Giordano’s restaurant has been an Oak Bluffs landmark since 1930. This is reflected on the multitude of beautiful old photographs that hang in the restaurant dining room, many of which are shown here.
**These photographs are provided courtest of The Martha’s Vineyard Historical Society. Picture Captions (top to bottom) Oak Bluffs Boardwalk 1900; Vineyard Skating Rink 1900; Oak Bluffs Beach 1900; Railroad and Steamship 1900.**
Martha’s Vineyard has been a popular summer destination since the mid 1800s when Methodist church groups started annual summer camp meetings in Wesleyan Grove. By the late 1800s, the religious draw was being overtaken by the summer vacationing draw and the communal and family tents were being replaced by brightly colored gingerbread cottages. Wesleyan Grove turned into “Cottage City”, and “Cottage City” into Oak Bluffs. Steam ships brought vacationers from New York, Providence, Boston and Portland, and a steam railroad was available to deliver them to their island destinations (all the way to Katama). Oak Bluffs very quickly exploded into a resort town with an abundance of beautiful hotels and inns, restaurants, a boardwalk, and even a huge roller skating rink.
Edwardo and his wife Maria Giordano had the foresight to open an Italian restaurant on the Vineyard in 1930. Its first location was in the old Pawnee House (where the Park Corner Bistro is today) in Oak Bluffs, across from the Post Office. It was a small restaurant with room for about 35 people. At the time, pizzas were cooked in old style wood ovens with sand insulation, which had to be started early in the morning with kindling and then coal in order to get them to proper pizza temperature. A small pizza cost 15 cents and a large cost 25.
Wilfred Giordano Sr., Edwardo and Mary’s son, started as a waiter in the restaurant, making his tips a few pennies at a time. Later, after taking over the family business, Wilfred moved the Restaurant to it’s present location in the beautiful old building of the Magnolia Restaurant, which he bought from Walter Perkins in 1943. At the time there was no Pizza Room. The Restaurant and Clam Bar (which was once a Laundromat), were separated by a small empty lot. In 1970, the Clam Bar and kitchen were torn down, and the Pizza Room, new Clam Bar, and new kitchen were built by local Vineyard architect, Wilfred Lawrence.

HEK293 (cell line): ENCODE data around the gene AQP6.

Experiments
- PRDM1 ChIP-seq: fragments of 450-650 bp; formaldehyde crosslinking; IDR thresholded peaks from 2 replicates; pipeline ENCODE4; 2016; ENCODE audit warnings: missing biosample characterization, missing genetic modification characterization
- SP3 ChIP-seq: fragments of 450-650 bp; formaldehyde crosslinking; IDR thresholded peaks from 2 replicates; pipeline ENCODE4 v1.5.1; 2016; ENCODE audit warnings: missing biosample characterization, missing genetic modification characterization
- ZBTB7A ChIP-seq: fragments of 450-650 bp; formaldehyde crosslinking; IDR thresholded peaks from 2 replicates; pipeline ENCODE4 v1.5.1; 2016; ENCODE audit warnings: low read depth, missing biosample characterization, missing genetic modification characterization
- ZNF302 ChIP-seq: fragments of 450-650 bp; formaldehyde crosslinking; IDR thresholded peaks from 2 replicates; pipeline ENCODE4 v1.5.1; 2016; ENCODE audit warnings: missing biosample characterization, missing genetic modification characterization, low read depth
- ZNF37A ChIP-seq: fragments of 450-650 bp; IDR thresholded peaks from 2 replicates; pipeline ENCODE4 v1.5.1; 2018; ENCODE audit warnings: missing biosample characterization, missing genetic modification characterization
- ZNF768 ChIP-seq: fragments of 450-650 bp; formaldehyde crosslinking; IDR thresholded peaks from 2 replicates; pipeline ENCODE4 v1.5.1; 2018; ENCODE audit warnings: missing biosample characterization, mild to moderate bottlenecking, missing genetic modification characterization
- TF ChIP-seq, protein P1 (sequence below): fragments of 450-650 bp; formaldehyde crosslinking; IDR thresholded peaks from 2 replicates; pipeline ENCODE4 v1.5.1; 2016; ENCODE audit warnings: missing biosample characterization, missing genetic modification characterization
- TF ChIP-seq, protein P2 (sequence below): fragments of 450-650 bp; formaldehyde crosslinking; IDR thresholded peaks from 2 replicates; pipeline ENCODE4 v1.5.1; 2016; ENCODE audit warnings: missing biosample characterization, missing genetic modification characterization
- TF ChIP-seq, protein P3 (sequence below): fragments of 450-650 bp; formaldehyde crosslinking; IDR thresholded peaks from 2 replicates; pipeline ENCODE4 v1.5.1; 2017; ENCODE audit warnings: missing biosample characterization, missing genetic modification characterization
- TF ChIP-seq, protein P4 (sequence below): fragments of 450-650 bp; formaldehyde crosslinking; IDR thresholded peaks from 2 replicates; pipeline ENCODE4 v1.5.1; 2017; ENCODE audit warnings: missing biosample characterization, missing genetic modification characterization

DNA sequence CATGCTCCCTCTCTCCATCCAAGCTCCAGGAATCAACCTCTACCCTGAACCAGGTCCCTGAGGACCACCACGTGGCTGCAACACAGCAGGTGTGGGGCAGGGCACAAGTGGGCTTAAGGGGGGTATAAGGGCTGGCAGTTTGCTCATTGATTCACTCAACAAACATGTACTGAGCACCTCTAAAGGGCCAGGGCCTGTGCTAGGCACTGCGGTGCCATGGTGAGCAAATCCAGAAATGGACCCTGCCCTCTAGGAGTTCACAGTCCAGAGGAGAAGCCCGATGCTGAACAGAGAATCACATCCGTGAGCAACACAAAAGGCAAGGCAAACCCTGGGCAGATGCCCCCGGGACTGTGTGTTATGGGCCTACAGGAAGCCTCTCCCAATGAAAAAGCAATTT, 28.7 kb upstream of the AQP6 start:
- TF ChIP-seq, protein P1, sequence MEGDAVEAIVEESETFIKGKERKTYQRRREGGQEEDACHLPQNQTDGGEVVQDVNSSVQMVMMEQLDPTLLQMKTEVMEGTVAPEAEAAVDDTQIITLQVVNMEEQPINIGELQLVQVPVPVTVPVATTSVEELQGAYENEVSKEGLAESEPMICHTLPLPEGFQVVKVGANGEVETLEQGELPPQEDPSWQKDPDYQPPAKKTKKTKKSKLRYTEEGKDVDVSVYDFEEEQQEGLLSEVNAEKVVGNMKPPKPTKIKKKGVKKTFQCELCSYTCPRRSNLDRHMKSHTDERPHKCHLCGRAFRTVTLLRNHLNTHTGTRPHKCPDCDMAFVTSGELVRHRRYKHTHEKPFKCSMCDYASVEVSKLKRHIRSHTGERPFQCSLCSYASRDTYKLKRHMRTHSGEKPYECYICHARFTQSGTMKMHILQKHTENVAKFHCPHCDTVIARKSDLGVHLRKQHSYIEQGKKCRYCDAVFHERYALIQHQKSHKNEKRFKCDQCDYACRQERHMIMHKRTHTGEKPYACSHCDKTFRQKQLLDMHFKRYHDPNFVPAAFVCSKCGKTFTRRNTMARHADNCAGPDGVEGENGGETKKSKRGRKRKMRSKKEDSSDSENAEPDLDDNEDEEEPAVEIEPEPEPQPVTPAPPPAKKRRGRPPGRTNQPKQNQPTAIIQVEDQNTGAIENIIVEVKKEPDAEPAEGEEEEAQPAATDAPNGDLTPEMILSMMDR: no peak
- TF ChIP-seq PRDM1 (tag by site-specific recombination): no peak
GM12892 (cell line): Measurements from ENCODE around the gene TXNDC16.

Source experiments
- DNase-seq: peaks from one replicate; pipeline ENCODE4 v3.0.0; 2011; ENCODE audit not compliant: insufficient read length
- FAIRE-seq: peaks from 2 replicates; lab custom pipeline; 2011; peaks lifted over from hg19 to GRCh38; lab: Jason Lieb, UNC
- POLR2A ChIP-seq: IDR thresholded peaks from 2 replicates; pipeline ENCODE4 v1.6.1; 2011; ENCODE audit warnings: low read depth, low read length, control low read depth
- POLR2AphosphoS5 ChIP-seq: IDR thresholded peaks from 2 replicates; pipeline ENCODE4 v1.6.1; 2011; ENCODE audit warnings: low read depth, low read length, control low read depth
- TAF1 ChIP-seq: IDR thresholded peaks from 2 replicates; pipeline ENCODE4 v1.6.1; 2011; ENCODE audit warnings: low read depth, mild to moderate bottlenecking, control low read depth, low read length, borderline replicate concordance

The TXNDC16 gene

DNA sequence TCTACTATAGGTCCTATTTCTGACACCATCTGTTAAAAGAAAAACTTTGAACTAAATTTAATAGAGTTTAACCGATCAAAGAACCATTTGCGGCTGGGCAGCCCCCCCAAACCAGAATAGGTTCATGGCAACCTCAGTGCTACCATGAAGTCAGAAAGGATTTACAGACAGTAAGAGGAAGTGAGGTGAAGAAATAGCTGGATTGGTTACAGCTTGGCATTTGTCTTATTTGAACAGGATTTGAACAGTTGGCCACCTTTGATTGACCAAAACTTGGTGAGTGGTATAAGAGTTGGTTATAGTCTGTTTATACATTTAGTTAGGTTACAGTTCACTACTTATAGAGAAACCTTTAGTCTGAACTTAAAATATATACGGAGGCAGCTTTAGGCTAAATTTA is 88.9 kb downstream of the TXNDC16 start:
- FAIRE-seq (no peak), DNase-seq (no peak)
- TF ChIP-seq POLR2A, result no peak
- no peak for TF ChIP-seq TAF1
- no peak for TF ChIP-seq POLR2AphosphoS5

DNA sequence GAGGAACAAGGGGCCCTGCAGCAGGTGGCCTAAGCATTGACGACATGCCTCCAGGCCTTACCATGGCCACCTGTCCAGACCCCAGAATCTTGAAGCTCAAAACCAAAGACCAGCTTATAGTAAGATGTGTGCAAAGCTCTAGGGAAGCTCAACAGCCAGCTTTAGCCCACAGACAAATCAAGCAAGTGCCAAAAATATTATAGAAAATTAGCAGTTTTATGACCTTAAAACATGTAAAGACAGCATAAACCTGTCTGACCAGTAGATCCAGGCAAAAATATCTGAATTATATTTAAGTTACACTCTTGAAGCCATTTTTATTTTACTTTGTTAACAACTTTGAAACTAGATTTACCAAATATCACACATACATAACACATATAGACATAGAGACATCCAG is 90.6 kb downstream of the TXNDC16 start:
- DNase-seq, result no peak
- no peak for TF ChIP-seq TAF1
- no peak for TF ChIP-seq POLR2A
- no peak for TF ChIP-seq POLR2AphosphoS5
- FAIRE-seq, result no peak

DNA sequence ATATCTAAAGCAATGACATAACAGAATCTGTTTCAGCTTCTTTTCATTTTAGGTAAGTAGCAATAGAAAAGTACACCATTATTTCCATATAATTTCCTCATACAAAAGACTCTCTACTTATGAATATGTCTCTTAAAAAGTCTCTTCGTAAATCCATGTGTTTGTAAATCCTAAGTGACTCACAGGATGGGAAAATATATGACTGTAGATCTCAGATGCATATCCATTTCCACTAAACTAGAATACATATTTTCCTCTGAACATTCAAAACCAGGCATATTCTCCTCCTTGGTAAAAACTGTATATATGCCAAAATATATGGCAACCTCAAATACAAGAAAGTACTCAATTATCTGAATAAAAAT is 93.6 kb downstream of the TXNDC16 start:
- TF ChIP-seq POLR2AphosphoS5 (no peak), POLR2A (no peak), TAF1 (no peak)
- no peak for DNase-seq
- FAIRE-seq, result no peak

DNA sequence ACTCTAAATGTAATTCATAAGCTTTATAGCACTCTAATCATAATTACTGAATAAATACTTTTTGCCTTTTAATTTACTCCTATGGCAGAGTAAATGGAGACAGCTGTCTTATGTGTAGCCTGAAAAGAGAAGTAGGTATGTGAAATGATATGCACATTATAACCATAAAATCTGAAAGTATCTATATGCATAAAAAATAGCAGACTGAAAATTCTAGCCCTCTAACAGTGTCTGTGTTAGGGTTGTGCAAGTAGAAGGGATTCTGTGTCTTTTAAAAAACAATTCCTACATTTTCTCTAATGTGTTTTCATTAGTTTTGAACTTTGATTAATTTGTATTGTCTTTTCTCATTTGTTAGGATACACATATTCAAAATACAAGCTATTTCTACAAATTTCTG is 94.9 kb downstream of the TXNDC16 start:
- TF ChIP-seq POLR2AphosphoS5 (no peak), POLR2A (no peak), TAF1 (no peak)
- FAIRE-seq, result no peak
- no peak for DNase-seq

Wilfred Jr. “Buster” and Richard “Richie”, Wilfred Sr. and Antoinette’s children, grew up working in the restaurant and in 1980, when Wilfred retired, they took over and continued the family business in the tradition that Wilfred had taught.
* In 1984, they hired Frank, Peter, and Heidi Dunkle, a local Vineyard family, to renovate the building to its present Victorian motif. The extensive face lift included an abundance of beautiful stained glass work along the windows, Victorian style raised paneling interiors, removal of dropped ceiling and refurbishing of original ceiling woodwork, and repainting with original Victorian colors.
Currently, the fourth generation of Giordano’s are continuing the family tradition.
Buster and his wife Valerie have three sons.
* Wilfred III “Billy”, studied Culinary at New Hampshire College and is the Kitchen Manager
* Carl, studied Graphic Design at Syracuse University and is a Pizza Room Manager
* Jason, studied Food and Hospitality Management at The University of New Hampshire and he is the Clam Bar Manager
Richie and his wife Nancy have two children.
* Leanne, studied Business Administration with a concentration in Management at Merrimack College and she is the Dining Room Manager
* Michael, studied Business Administration and International Business at Saint Michael’s College and he is a Pizza Room Manager